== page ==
Why Do Hedge Funds Like Freeport McMoRan?
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Freeport-McMoRan (NYSE: FCX) is not a safe stock. Statistically it has a beta of 2.3, indicating that the stock price moves sharply with the broader markets; however, it has declined 3% over the last year against a rising market, and its mere 1% gain so far in 2012 underperforms as well. As can be inferred, Freeport McMoRan is a mining company which provides copper and gold; it also produces other metals such as silver and rhenium. It operates worldwide including in the Americas, Africa, and Asia. Copper has become a stand-in for global growth, with its prices rising and falling on macro news. Gold, as a precious metal, sees its price rise with expected inflation and thus also benefits from strong economic numbers (as well as from easy monetary policy).
Prices last quarter, however, were not kind to the company. Revenue fell by 23% compared to the same quarter in 2011, and because Freeport McMoRan’s expenses are more or less fixed its net income fell by nearly half. According to the company, the fall in revenue was due to both lower prices (with slightly higher gold prices not making up for a large decrease in copper prices compared to a year ago) and lower sales volumes in both gold and copper. For the first half of the year revenue was down 21% and earnings were down 47%.
Freeport-McMoRan Copper & Gold Inc. trades at 12 times trailing earnings and pays a dividend of 3.2% at current prices and dividend levels. As such, the company is well positioned for any turnaround in the global economy and even if copper and gold prices hold steady it could prove to be fairly valued. Wall Street analysts are bullish on commodity prices and so the forward P/E based on earnings estimates is 8. The company is also in a good cash position: it has $4.5 billion in cash and cash equivalents on hand versus $3.5 billion in debt, and generated $4.6 billion in cash flow from operations on a trailing basis. Obviously cash flow, like income, depends on commodity prices but Freeport McMoRan seems financially stable for now.
48 hedge funds and other major investors who are tracked in our 13F database reported owning shares of the stock at the end of June, up from 46 three months earlier. Ken Fisher’s Fisher Asset Management owned 14.1 million shares, about the same as the end of March (see more stock picks from Fisher Asset Management). D.E. Shaw cut its stake in the company but still owned 2.1 million shares, making it still one of the top holders of the stock according to filings (learn more about D.E. Shaw's portfolio). Adage Capital Management, run by Harvard Management alumni Phil Gross and Robert Atchinson, had a position in the stock at the beginning of April but increased it dramatically during the last three months to 2.7 million shares (find more of Adage Capital Management's favorite stocks).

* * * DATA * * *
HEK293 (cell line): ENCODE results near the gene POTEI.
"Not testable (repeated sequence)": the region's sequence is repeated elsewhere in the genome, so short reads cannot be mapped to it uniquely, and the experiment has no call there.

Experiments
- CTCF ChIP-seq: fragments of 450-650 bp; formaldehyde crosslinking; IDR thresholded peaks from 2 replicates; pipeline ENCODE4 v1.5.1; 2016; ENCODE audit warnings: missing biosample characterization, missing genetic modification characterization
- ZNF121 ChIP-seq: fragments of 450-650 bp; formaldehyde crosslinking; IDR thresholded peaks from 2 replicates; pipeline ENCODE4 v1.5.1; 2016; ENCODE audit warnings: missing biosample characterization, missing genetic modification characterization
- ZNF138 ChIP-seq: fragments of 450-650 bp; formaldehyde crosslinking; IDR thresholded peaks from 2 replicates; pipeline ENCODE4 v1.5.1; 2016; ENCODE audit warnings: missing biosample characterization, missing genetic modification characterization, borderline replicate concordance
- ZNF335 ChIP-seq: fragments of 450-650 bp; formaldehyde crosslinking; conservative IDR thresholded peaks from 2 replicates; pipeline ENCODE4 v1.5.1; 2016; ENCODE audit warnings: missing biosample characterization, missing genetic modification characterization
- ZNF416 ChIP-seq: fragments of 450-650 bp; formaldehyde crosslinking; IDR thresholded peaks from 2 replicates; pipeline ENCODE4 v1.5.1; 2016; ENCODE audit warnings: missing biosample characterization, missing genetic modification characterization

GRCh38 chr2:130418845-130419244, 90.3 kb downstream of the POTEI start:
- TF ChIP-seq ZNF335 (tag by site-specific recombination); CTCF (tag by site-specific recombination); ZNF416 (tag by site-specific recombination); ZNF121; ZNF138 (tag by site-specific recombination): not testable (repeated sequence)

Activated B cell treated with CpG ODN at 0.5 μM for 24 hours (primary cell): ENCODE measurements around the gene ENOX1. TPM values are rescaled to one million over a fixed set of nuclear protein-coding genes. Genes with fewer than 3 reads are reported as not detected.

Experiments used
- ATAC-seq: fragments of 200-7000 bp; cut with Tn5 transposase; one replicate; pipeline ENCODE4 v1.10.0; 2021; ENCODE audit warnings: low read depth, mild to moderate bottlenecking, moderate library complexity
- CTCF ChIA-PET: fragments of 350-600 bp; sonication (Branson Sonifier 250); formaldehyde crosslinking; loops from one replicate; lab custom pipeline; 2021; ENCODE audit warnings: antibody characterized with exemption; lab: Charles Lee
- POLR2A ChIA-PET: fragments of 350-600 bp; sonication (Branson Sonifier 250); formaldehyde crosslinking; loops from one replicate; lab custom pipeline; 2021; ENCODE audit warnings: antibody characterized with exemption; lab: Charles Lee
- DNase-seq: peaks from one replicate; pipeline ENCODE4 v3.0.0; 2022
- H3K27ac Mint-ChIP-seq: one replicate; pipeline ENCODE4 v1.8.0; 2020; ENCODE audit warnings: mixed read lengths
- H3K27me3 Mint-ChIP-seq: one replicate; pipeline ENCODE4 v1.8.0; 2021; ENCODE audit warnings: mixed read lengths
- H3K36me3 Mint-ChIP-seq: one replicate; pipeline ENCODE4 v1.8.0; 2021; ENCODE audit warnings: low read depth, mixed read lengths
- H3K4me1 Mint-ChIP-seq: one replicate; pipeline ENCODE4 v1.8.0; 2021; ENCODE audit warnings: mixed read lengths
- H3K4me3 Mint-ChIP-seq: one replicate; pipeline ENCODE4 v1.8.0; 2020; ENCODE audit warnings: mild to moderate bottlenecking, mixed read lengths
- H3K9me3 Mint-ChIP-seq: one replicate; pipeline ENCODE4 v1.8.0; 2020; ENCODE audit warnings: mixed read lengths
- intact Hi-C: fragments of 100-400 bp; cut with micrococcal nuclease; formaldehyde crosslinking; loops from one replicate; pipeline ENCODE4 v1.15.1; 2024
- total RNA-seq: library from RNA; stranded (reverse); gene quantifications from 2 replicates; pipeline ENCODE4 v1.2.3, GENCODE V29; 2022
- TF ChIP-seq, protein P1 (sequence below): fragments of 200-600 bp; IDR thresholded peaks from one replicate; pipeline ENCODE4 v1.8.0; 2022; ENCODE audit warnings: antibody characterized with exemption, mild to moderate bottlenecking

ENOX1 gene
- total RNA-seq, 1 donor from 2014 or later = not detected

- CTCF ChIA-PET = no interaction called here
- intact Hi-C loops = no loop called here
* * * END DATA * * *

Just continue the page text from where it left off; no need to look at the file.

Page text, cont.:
Freeport McMoRan can be compared to both copper and gold mining companies. Peers on the copper side are Southern Copper (NYSE: SCCO) and Sterlite Industries India Limited (NYSE: SLT). These companies trade at 12 and 9 times trailing earnings, about even with Freeport-McMoRan Copper & Gold Inc.; Southern Copper’s forward P/E ratio is 14. So the sell-side expects industry dynamics to increase Freeport McMoRan’s earnings per share next year but for the same macro factors to cause Southern Copper’s EPS to fall. This may be accurate, but it leads us to be skeptical of the projected growth that gives Freeport McMoRan such an attractive forward earnings multiple. Newmont Mining (NYSE: NEM) and Barrick Gold (NYSE: ABX) are gold miners (though Newmont does also have a copper operation), and they trade at 11 and 8 times forward earnings estimates, respectively. All four of these comparable companies pay lower dividend yields than Freeport McMoRan. However, all of them are close in terms of their valuation multiples.
This article is written by Matt Doiron and edited by Meena Krishnamsetty. They don't own shares in any of the stocks mentioned in this article. The Motley Fool owns shares of Freeport-McMoRan Copper & Gold. Motley Fool newsletter services recommend Sterlite Industries (India) Ltd.. Try any of our Foolish newsletter services free for 30 days. We Fools may not all hold the same opinions, but we all believe that considering a diverse range of insights makes us better investors. The Motley Fool has a disclosure policy.If you have questions about this post or the Fool’s blog network, click here for information.